A new study of the neural correlates of social comparison, that is, the process of comparing oneself to other people tests the hypothesis that social comparisons are supported by partly dissociated networks, depending on whether the dimension under comparison concerns a physical or a psychological attribute.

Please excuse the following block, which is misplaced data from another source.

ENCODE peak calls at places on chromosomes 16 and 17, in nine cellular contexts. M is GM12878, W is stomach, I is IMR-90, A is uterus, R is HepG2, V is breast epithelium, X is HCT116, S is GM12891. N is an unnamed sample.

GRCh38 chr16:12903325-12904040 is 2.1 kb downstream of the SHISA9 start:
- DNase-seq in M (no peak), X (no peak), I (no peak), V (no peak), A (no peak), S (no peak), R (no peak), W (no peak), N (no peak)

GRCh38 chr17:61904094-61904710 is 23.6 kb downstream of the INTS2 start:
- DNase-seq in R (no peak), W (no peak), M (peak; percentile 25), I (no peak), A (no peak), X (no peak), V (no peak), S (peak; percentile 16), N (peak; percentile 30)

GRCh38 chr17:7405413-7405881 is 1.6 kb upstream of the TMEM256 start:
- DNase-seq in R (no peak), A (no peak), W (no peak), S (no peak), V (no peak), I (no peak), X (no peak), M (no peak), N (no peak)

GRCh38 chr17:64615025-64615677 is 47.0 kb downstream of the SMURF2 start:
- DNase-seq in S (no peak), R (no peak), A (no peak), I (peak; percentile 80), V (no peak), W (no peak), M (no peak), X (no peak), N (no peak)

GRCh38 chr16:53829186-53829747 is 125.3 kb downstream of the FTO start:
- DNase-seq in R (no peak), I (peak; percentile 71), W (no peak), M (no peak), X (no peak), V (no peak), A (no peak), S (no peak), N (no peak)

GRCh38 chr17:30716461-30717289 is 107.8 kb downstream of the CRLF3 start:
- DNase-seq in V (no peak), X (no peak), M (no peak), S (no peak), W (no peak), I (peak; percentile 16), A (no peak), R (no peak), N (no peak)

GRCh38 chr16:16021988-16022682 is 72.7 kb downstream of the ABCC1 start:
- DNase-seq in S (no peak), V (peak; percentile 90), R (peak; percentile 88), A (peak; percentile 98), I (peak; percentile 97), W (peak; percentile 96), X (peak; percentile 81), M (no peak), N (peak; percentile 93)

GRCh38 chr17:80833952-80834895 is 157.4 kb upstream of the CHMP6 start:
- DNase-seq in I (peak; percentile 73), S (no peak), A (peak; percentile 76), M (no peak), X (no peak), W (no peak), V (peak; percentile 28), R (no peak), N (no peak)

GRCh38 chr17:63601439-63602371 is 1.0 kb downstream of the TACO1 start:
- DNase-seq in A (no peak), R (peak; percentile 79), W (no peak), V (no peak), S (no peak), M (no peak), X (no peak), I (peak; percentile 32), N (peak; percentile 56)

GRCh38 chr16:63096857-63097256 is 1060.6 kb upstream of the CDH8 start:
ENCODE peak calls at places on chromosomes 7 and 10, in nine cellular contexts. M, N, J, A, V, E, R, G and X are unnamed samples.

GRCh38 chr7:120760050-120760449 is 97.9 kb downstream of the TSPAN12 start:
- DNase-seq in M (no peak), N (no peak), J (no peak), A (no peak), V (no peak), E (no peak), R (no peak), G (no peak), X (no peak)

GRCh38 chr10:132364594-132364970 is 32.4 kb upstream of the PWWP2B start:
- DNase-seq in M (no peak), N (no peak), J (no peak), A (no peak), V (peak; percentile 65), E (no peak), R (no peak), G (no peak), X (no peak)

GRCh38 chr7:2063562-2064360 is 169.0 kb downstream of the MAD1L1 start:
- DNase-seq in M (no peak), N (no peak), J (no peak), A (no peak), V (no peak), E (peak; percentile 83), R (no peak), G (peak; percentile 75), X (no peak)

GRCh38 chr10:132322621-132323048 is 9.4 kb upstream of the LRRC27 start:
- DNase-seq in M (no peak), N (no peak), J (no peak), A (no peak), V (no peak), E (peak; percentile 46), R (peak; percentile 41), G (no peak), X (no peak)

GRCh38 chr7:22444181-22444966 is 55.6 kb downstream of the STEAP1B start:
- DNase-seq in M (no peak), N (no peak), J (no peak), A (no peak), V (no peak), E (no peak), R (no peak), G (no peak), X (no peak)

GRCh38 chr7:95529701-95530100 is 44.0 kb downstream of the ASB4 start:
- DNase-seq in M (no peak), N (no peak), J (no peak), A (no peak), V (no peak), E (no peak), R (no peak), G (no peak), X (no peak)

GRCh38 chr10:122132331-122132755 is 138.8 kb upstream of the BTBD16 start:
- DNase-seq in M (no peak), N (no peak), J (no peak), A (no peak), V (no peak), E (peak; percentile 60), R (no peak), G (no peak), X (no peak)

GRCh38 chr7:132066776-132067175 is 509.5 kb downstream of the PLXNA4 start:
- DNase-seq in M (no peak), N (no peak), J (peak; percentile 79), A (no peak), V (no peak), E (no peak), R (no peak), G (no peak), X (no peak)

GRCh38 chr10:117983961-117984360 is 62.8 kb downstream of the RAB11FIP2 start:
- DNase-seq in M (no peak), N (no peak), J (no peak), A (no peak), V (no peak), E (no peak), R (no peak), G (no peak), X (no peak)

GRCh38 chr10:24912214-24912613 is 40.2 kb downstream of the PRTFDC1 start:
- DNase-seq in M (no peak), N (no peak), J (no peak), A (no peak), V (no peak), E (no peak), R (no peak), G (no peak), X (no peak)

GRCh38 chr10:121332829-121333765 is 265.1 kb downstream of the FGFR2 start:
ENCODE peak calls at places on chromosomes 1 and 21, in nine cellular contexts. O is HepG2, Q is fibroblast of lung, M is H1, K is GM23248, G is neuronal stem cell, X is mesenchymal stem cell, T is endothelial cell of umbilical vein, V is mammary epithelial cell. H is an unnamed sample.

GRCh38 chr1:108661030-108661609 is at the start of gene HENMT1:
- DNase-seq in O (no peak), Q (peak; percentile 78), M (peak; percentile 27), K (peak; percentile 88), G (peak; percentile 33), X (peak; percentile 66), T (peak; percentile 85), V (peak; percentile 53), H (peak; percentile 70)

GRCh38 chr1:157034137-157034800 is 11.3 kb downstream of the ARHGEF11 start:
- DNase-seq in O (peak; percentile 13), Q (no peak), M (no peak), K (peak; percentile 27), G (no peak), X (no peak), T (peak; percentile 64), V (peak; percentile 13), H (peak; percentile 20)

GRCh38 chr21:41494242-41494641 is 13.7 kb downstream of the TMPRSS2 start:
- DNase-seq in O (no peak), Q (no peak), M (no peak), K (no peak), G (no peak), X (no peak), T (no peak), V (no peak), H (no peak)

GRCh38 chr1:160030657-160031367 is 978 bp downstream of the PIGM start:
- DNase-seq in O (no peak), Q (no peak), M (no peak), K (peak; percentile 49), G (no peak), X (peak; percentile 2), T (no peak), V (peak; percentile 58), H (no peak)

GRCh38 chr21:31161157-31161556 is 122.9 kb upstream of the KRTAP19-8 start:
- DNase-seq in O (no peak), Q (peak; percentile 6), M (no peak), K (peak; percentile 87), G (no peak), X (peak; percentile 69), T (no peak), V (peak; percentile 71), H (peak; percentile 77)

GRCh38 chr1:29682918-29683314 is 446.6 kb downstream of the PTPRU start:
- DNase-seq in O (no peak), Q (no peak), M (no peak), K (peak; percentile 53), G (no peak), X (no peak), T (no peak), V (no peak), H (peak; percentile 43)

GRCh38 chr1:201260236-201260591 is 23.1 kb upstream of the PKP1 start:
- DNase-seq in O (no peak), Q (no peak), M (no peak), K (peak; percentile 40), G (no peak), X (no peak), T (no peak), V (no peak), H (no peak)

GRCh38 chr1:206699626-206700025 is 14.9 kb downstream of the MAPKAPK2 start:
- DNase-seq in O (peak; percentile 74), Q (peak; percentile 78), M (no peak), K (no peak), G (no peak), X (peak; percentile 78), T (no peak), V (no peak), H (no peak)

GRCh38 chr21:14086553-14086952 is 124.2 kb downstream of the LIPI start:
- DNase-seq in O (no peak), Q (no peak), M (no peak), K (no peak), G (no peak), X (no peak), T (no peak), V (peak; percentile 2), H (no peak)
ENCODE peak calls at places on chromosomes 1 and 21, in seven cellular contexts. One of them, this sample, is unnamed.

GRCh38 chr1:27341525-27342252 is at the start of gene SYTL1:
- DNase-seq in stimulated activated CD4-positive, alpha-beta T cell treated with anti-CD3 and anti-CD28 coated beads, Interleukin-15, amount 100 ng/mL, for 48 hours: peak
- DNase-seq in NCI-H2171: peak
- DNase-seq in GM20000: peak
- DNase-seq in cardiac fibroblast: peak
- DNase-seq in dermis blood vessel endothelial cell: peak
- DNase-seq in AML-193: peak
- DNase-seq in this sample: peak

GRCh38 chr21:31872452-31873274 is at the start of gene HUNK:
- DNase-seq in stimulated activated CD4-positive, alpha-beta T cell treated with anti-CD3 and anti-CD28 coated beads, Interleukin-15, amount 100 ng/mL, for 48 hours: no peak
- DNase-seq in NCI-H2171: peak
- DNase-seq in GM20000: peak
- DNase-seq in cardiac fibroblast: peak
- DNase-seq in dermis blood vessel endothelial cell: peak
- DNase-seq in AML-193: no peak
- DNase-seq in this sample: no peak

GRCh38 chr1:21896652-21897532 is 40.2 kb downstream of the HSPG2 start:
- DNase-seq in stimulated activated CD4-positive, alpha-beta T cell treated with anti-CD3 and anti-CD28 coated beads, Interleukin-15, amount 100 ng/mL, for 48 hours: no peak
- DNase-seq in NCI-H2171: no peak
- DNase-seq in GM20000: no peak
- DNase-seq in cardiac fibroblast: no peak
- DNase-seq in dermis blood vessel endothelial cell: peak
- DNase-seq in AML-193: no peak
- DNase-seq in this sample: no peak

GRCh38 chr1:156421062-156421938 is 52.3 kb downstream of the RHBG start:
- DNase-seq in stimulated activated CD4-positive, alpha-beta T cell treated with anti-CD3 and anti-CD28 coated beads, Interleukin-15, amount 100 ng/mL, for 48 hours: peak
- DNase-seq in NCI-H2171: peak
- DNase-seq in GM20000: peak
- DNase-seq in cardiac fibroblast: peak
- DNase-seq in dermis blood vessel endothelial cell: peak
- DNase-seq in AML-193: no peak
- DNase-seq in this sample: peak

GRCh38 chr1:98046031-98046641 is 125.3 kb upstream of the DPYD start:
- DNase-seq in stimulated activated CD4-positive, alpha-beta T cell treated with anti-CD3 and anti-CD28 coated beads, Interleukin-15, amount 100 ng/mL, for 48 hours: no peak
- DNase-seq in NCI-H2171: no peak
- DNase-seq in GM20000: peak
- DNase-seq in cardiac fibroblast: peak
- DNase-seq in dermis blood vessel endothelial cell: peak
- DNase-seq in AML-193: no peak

Researchers measured brain activity with functional MRI, with participants comparing their own height or intelligence to that of individuals they personally know. Height comparisons were associated with higher activity in a frontoparietal network involved in spatial and numerical cognition. Conversely, intelligence comparisons recruited a network of midline areas that have been previously implicated in the attribution of mental states to oneself and others (Theory of mind). These findings suggest that social comparisons rely on diverse domain-specific mechanisms rather than on one unitary process.